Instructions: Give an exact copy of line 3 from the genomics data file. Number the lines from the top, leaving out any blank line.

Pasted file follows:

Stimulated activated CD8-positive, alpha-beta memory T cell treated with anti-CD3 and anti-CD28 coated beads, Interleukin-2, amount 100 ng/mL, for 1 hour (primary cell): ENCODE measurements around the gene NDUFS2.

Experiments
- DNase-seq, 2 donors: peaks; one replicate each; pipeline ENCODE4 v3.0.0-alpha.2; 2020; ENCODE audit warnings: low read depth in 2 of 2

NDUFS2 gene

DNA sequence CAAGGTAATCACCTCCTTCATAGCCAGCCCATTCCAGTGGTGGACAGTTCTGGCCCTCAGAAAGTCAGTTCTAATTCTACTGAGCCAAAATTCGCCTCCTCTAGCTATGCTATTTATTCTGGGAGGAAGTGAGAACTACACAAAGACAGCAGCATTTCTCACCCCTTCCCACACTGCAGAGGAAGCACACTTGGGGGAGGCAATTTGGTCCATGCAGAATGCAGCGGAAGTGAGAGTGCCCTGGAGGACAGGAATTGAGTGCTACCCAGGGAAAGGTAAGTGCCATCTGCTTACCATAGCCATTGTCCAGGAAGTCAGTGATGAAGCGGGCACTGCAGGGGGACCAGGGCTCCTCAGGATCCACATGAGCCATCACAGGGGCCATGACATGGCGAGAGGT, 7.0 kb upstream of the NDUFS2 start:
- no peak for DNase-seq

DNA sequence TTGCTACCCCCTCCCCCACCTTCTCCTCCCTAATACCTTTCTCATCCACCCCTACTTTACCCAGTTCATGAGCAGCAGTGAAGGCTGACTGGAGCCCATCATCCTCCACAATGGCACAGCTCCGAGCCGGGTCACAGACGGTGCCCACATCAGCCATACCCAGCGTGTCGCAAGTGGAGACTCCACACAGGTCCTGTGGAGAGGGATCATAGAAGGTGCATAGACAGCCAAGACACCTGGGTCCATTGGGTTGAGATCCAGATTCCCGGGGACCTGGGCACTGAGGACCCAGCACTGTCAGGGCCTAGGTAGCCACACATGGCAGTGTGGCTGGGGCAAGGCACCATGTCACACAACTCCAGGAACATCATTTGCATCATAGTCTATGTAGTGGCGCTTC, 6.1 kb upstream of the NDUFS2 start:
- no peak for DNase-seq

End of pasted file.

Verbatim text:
- DNase-seq, 2 donors: peaks; one replicate each; pipeline ENCODE4 v3.0.0-alpha.2; 2020; ENCODE audit warnings: low read depth in 2 of 2